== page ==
It’s important to note that many people bypass thoracic mobility by moving through their lumbar spine instead. For instance, have you ever tried the superman exercise, only to feel the work generated only from your lower back?

The extension curve of the back is what makes this typical in the exercises. When you are bending backward, you will feel your lower back arches more readily, pulling the pelvis forward with it.

To effectively mobilize the thoracic spine, you must keep the pelvis still. This will help the T-spine move better by keeping the spine more stable. A stable pelvis is what makes true thoracic mobility possible. Your body will learn new muscle firing patterns over time, but moving this way may feel awkward at first.

The most important thing you can do to improve your mobility is to move more. Mobility exercises and stretching are needed to improve stiffness. Set aside a specific time to spread exercises throughout the day.

Thoracic mobility may also be improved through soft tissue treatments like massage therapy or modalities such as Yamuna® Body Rolling, The Melt© Method, or Yoga Tune Up© balls (16).

Paying attention to form is critical. Do your best to avoid compensating with excess movement from the lower back and pelvis. Engage your core to stabilize those areas when attempting to mobilize the thoracic spine.

If you need to modify the pelvis, it is worth hiring a personal trainer, physical therapist, or aPilates instructor for a few initial sessions to make sure you are in the right place.

Taking deep, full, and deep breaths can help maintain the respiratory function of your rib cage. Aim for a full breath that expands your ribs.

Finally, think about how you warmup before exercise. Starting with dynamic movements (like a bodyweight lunge with a twist, for example) before going into static stretching is a beneficial way to increase mobility.

Cat and Cow

This is a movement that was started in yoga and is used by many different types of people.

  1. Start on all fours, with your hands lined up with your shoulders and your knees lined up with your hips. Start with your spine in a neutral position.
  2. Exhale to push your hands into the floor and curve your back up to the ceiling.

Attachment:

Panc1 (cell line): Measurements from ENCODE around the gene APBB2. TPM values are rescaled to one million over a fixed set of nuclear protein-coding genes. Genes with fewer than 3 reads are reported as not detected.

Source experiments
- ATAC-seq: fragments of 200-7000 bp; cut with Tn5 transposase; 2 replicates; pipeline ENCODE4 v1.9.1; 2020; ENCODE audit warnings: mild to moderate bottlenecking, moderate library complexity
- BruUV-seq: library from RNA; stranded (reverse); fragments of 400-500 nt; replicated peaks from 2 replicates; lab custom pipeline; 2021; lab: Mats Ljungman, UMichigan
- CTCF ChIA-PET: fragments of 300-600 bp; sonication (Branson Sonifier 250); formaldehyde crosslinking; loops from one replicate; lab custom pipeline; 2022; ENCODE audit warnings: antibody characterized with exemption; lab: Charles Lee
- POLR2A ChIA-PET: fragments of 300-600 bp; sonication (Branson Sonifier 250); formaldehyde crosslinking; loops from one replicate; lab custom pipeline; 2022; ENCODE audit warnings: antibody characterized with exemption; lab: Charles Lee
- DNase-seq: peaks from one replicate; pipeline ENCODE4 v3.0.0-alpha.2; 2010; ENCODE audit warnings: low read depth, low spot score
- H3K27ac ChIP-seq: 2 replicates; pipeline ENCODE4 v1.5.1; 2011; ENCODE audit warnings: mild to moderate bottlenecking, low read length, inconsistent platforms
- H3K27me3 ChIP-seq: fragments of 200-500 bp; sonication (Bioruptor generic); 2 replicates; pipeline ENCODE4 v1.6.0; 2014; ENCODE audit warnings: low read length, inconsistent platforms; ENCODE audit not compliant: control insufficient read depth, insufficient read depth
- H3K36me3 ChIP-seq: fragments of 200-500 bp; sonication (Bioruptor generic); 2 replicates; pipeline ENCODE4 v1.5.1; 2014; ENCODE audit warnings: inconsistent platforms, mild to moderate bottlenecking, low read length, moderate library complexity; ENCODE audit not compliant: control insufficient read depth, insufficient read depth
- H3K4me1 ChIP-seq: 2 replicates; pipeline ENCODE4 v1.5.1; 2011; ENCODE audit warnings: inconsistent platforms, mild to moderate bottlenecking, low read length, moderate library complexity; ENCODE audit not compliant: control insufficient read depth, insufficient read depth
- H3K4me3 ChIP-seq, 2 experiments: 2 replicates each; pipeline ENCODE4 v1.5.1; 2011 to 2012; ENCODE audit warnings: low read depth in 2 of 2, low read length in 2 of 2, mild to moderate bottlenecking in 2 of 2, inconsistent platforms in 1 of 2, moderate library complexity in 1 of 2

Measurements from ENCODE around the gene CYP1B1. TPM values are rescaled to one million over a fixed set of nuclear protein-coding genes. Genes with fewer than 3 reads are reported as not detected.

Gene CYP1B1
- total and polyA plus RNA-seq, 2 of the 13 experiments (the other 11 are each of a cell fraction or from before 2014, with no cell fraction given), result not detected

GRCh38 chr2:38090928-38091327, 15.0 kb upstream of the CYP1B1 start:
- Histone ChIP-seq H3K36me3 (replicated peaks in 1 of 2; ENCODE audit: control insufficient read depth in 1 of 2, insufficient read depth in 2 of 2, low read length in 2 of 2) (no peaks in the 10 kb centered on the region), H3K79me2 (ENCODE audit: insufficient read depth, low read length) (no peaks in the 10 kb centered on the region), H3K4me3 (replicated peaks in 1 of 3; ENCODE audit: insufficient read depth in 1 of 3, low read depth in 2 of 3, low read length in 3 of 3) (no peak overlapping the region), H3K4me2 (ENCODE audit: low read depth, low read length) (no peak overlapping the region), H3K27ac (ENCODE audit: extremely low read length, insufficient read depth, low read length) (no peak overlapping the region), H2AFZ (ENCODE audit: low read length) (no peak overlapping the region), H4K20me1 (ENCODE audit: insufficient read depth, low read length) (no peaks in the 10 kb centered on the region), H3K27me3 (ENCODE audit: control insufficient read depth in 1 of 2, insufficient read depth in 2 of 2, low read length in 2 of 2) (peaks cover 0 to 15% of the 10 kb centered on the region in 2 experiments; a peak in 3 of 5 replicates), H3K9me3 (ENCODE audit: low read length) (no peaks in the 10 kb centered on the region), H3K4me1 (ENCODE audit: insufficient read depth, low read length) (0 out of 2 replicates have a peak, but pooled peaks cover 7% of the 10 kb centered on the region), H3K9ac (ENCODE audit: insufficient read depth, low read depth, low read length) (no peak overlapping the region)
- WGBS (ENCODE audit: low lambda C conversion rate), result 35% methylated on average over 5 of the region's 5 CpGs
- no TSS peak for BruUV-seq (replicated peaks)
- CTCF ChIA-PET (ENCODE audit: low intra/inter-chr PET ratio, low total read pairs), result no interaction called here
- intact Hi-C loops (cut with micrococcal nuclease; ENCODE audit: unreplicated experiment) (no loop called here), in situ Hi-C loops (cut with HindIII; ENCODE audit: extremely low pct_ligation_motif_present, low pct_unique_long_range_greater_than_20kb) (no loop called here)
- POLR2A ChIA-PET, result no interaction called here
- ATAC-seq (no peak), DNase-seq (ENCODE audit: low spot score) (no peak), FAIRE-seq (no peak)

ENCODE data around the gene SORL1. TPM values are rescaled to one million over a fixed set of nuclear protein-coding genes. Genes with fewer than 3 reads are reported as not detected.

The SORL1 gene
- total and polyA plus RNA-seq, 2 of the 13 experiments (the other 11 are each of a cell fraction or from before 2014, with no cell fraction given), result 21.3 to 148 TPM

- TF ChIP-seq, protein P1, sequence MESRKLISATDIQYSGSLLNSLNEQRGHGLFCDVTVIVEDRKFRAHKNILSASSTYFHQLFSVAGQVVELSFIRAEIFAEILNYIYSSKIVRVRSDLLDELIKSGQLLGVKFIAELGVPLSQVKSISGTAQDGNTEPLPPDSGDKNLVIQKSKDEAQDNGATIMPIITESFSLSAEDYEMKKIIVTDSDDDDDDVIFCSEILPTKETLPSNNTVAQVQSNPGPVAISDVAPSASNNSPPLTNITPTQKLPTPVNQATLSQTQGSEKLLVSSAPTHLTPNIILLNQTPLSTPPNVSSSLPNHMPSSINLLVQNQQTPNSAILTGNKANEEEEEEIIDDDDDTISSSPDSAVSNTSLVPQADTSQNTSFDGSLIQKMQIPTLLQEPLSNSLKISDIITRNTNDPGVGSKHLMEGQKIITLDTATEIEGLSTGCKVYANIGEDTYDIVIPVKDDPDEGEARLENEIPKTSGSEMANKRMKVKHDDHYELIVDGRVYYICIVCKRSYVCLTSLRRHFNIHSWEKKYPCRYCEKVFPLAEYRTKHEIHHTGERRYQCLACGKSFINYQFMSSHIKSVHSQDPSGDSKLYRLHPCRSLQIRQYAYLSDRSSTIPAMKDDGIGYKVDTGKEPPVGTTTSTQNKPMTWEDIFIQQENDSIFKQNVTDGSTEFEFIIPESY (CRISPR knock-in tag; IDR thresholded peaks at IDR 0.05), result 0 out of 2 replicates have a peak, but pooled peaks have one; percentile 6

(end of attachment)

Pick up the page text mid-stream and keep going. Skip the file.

3. Inhale to return to the neutral spine and then extend your chin up. Lift your chest and tailbone up toward the sky by maintaining strength in your abdominals.
  4. Repeated 5–8 times will keep this movement smooth.

“If kneeling isn’t an option, you can stand with your hands on a desk. The surface should be hip level.”

“If your wrists don’t like the pressure of a quadruped posoition, you can perform this movement on the forearms.”

Tips: Take full, deep breaths throughout. When moving into extension, be mindful to avoid over-arching the lower back.

Thread the needle

This is a great exercise for rotation of the thoracics. It is more effective and less likely to flip the low back because of the added challenge of working against gravity.

  1. Lift your right arm up to the sky, then open your chest and arm to the right side. Allow your gaze to follow your arm.
  2. If you want to reach across your body, you should slide your right arm down on the floor under your left.
  3. Take your gaze to the left. To accommodate the stretch and your right ear, bend your left elbow.
  4. You can repeat 4–5 times and switch arms.

Tips: Move at a moderate pace, and keep breathing fully into the ribcage.

Downward Dog

“This is an exercise that is used by strength coaches and Yogi’s alike to open up the front of the shoulders.”

  1. Start in a plank position. If you want to make an upside down V, you need to exhale and move your hips away from the floor.
  2. Press your chest through your arms.
  3. To return to the plank position, exhale and shift your weight forward.
  4. 5 times.

Tips: Move at a slow to moderate pace, taking a pause in Downward Dog to breathe deeply and feel your spine lengthen and extend. Keep your knees slightly bent if the stretch is too intense. Downward dog can always be modified by placing your arms on a counter, chair, or table to make this stretch more accessible.


This is a great choice for many ability levels, since you are lying on the floor.